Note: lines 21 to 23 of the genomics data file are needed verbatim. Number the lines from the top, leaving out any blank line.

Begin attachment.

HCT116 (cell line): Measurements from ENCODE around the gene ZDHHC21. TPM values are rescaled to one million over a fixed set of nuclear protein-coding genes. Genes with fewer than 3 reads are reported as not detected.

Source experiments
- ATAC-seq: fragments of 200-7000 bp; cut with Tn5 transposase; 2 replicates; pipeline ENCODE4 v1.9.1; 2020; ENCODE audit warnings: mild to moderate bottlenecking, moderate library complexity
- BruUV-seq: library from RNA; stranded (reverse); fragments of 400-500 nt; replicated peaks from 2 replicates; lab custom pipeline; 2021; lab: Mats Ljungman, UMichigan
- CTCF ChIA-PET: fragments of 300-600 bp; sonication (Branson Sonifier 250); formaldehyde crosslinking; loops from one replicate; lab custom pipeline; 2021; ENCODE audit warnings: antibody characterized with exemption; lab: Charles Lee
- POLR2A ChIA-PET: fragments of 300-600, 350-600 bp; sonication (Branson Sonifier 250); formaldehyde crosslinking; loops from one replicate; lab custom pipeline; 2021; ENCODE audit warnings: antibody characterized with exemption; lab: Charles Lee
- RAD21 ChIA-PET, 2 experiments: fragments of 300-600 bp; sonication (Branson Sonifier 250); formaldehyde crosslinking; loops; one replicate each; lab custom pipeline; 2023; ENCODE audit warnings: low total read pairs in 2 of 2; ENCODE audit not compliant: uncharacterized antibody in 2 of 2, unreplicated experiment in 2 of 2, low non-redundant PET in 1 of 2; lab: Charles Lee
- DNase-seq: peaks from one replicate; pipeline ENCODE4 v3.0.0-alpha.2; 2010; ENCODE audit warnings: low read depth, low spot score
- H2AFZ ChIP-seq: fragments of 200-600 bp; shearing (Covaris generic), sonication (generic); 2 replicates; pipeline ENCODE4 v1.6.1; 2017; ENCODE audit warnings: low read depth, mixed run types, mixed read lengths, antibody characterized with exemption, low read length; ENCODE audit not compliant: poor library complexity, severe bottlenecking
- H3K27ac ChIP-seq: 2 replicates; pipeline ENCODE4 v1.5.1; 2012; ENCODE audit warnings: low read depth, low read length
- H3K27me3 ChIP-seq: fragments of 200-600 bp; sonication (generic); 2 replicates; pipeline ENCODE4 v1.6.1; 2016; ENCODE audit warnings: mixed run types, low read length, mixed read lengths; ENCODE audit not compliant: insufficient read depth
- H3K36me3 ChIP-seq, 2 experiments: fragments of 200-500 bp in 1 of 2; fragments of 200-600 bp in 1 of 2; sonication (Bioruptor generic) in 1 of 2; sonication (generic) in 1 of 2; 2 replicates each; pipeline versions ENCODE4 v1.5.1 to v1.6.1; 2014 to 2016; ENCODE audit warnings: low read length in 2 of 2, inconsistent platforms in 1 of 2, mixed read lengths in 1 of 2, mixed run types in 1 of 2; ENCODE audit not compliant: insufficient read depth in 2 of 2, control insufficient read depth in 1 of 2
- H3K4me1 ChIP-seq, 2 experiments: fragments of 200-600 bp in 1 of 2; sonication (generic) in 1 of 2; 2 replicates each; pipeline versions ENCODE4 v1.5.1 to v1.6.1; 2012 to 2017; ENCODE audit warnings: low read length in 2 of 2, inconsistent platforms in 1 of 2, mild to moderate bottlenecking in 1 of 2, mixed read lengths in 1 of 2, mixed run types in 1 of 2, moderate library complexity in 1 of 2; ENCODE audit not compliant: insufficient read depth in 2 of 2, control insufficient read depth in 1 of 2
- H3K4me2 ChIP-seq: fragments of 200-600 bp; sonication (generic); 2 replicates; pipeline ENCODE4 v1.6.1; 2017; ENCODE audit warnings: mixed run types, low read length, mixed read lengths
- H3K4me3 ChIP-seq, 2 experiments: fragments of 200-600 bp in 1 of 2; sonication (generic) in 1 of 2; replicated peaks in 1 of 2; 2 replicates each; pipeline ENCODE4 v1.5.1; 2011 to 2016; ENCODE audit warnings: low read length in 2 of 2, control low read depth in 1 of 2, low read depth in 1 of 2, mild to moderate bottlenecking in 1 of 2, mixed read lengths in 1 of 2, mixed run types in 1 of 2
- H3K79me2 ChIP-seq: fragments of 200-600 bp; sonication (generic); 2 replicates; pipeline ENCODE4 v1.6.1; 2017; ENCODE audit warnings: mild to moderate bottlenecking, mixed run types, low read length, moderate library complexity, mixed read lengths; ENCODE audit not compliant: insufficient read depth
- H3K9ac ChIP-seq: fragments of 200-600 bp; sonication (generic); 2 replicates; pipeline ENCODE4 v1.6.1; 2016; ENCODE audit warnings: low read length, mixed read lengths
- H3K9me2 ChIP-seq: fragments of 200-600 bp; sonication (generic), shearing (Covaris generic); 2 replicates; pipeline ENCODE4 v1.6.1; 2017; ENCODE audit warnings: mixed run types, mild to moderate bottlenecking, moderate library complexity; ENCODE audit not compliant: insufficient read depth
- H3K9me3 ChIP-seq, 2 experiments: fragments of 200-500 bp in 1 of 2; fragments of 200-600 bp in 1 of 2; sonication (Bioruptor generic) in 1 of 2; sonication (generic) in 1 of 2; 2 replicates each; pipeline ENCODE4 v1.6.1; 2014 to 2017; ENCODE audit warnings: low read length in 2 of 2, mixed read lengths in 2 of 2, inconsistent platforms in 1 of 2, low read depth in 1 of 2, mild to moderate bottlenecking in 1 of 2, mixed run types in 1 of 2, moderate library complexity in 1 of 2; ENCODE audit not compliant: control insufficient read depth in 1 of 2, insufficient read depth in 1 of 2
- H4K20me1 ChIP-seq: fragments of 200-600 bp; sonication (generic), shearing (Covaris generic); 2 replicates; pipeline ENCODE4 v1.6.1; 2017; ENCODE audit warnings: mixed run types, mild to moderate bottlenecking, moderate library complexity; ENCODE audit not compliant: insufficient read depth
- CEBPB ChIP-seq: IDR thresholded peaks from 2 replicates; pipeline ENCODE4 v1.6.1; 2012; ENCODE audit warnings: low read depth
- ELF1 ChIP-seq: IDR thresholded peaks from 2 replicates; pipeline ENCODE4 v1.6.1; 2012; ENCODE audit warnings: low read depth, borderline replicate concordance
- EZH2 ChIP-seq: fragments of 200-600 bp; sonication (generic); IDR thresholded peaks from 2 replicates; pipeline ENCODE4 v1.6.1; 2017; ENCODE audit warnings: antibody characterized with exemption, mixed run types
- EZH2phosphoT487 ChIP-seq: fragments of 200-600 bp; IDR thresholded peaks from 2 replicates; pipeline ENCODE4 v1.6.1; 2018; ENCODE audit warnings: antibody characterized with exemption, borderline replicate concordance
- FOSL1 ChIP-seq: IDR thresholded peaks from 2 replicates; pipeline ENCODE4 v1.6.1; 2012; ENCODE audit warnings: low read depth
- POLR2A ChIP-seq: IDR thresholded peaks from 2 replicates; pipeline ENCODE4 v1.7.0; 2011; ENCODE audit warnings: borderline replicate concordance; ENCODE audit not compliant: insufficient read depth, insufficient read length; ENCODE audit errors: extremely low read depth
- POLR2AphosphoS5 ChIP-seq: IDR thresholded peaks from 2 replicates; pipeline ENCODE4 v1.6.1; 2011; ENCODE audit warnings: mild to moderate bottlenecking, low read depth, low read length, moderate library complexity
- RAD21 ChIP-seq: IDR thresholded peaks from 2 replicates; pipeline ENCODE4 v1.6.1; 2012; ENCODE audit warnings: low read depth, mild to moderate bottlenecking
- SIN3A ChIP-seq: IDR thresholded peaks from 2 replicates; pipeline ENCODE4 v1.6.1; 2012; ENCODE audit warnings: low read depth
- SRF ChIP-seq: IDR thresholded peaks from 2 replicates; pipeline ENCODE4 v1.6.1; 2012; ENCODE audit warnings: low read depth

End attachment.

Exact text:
- CEBPB ChIP-seq: IDR thresholded peaks from 2 replicates; pipeline ENCODE4 v1.6.1; 2012; ENCODE audit warnings: low read depth
- ELF1 ChIP-seq: IDR thresholded peaks from 2 replicates; pipeline ENCODE4 v1.6.1; 2012; ENCODE audit warnings: low read depth, borderline replicate concordance
- EZH2 ChIP-seq: fragments of 200-600 bp; sonication (generic); IDR thresholded peaks from 2 replicates; pipeline ENCODE4 v1.6.1; 2017; ENCODE audit warnings: antibody characterized with exemption, mixed run types